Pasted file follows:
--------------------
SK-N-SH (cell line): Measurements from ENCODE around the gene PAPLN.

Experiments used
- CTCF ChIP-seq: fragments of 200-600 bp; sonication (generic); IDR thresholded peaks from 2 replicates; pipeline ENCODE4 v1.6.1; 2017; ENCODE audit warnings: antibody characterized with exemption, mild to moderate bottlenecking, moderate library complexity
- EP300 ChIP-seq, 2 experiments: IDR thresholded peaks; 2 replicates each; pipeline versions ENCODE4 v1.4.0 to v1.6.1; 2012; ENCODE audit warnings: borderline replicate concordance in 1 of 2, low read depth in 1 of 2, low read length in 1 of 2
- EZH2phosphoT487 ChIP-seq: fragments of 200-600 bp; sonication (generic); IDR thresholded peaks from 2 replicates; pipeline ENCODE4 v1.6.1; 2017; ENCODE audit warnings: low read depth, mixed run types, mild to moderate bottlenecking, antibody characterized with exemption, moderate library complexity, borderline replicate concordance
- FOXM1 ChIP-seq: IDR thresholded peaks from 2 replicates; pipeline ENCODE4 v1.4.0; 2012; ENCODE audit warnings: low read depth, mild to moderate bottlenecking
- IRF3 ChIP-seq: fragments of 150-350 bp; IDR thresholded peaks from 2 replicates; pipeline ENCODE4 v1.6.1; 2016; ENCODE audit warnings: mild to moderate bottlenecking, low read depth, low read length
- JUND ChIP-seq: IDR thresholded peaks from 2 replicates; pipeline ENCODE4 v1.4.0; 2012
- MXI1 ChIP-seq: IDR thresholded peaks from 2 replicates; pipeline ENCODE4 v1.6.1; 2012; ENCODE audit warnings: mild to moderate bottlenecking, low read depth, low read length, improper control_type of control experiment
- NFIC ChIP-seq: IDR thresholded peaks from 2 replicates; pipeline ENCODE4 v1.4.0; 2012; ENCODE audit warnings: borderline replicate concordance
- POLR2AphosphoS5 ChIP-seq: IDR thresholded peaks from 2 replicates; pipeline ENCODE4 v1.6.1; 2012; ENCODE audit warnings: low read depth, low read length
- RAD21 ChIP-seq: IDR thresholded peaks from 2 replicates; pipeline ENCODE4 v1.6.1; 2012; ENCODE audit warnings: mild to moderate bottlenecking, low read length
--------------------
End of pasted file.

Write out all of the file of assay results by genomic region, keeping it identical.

SK-N-SH (cell line): Measurements from ENCODE around the gene PAPLN.

Experiments used
- CTCF ChIP-seq: fragments of 200-600 bp; sonication (generic); IDR thresholded peaks from 2 replicates; pipeline ENCODE4 v1.6.1; 2017; ENCODE audit warnings: antibody characterized with exemption, mild to moderate bottlenecking, moderate library complexity
- EP300 ChIP-seq, 2 experiments: IDR thresholded peaks; 2 replicates each; pipeline versions ENCODE4 v1.4.0 to v1.6.1; 2012; ENCODE audit warnings: borderline replicate concordance in 1 of 2, low read depth in 1 of 2, low read length in 1 of 2
- EZH2phosphoT487 ChIP-seq: fragments of 200-600 bp; sonication (generic); IDR thresholded peaks from 2 replicates; pipeline ENCODE4 v1.6.1; 2017; ENCODE audit warnings: low read depth, mixed run types, mild to moderate bottlenecking, antibody characterized with exemption, moderate library complexity, borderline replicate concordance
- FOXM1 ChIP-seq: IDR thresholded peaks from 2 replicates; pipeline ENCODE4 v1.4.0; 2012; ENCODE audit warnings: low read depth, mild to moderate bottlenecking
- IRF3 ChIP-seq: fragments of 150-350 bp; IDR thresholded peaks from 2 replicates; pipeline ENCODE4 v1.6.1; 2016; ENCODE audit warnings: mild to moderate bottlenecking, low read depth, low read length
- JUND ChIP-seq: IDR thresholded peaks from 2 replicates; pipeline ENCODE4 v1.4.0; 2012
- MXI1 ChIP-seq: IDR thresholded peaks from 2 replicates; pipeline ENCODE4 v1.6.1; 2012; ENCODE audit warnings: mild to moderate bottlenecking, low read depth, low read length, improper control_type of control experiment
- NFIC ChIP-seq: IDR thresholded peaks from 2 replicates; pipeline ENCODE4 v1.4.0; 2012; ENCODE audit warnings: borderline replicate concordance
- POLR2AphosphoS5 ChIP-seq: IDR thresholded peaks from 2 replicates; pipeline ENCODE4 v1.6.1; 2012; ENCODE audit warnings: low read depth, low read length
- RAD21 ChIP-seq: IDR thresholded peaks from 2 replicates; pipeline ENCODE4 v1.6.1; 2012; ENCODE audit warnings: mild to moderate bottlenecking, low read length